There is a workaround for the silly way in which Vista checks to make sure that you are actually upgrading a previous version of Windows. I wrote about this previously, where I actually had to install Windows XP to use the 32 bit upgrade of Windows Vista after I had “mistakenly” formated over my XP installation to install a clean copy of Windows Vista.
There is a way around this that I mentioned in the previous article though.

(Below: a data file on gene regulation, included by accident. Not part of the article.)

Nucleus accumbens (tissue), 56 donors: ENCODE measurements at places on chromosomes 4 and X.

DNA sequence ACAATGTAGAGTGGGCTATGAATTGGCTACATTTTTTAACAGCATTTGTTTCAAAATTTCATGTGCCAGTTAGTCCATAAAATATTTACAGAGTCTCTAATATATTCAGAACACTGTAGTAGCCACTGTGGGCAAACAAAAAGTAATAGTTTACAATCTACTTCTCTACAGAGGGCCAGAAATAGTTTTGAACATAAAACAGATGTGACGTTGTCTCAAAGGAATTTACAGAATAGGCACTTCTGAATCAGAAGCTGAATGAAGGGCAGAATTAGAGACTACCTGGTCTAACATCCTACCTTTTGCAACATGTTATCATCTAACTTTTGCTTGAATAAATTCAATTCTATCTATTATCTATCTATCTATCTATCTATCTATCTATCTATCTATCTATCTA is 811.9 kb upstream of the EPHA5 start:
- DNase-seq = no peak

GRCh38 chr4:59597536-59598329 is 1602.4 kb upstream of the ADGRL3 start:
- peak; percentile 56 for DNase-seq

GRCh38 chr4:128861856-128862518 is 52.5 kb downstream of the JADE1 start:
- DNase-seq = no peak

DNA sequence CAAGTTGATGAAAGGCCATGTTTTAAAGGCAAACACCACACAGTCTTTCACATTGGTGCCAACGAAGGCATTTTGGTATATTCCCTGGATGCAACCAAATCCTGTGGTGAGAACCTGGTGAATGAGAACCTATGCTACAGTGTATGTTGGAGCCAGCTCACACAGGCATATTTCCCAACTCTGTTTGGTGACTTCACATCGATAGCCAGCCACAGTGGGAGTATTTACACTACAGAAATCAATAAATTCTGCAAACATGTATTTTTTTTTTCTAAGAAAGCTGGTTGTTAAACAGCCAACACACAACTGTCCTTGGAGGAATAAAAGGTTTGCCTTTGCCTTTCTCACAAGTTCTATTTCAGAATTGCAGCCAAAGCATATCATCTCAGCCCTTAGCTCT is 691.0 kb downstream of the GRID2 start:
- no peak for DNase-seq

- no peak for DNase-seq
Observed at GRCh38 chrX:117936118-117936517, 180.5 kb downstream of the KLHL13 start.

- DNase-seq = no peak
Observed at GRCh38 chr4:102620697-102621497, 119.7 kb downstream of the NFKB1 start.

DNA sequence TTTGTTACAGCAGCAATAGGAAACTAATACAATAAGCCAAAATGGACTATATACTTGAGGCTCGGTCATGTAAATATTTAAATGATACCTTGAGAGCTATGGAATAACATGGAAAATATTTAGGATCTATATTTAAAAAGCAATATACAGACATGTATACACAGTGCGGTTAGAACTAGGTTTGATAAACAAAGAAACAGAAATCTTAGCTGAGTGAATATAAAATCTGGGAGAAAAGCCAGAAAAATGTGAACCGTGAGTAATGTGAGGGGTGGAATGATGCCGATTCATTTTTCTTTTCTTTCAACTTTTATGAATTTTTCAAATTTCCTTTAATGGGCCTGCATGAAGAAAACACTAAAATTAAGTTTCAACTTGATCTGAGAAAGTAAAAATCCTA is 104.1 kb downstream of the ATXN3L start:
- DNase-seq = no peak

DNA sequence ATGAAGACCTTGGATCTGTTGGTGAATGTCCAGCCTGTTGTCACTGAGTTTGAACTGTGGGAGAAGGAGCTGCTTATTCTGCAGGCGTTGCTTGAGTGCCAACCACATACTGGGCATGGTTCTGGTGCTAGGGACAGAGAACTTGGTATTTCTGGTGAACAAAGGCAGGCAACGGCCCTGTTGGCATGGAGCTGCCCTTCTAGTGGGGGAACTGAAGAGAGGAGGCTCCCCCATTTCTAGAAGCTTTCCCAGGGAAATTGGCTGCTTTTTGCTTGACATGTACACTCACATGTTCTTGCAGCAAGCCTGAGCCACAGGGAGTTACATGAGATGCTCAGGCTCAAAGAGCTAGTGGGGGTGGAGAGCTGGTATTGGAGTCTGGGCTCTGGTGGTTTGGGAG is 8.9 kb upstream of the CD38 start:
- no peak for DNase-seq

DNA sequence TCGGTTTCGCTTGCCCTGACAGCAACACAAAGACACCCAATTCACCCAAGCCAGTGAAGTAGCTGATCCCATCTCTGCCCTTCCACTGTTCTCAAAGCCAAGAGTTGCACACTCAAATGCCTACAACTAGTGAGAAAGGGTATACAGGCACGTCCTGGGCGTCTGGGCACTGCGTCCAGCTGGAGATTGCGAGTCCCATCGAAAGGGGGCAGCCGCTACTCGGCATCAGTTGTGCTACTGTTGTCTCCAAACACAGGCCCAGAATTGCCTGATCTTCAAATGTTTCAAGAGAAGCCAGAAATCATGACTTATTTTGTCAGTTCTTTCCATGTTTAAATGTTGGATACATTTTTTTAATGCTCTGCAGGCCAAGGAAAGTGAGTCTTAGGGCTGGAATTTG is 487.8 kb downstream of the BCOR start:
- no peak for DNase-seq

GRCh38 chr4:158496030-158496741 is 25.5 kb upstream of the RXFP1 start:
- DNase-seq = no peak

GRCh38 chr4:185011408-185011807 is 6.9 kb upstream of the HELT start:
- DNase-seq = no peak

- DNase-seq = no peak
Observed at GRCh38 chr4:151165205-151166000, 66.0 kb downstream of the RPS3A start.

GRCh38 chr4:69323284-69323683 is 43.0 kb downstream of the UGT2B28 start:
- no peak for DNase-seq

Install Windows Vista 32 bit on a clean partition using the partition tools, but do not enter in a license key. Once Vista is completely installed you can boot into it for the first time. At this step you will figure out that even when entering in a valid key (although for an upgrade), you will be unable to actually use it because Vista still demands that it be upgraded from a previous version and not a clean install. To get around this, just install Vista on top of itself as an upgrade which circumvents the whole purpose of this silly routine … making sure you have Windows XP or Windows 2000. When you upgrade your unlicensed version of Windows Vista 32 bit you will have no ill effects, a “semi” clean install, and a useless “Windows.old” directory that you can just delete. With this method you do not have to touch your XP disk, although you will have to install Vista twice. What a pain.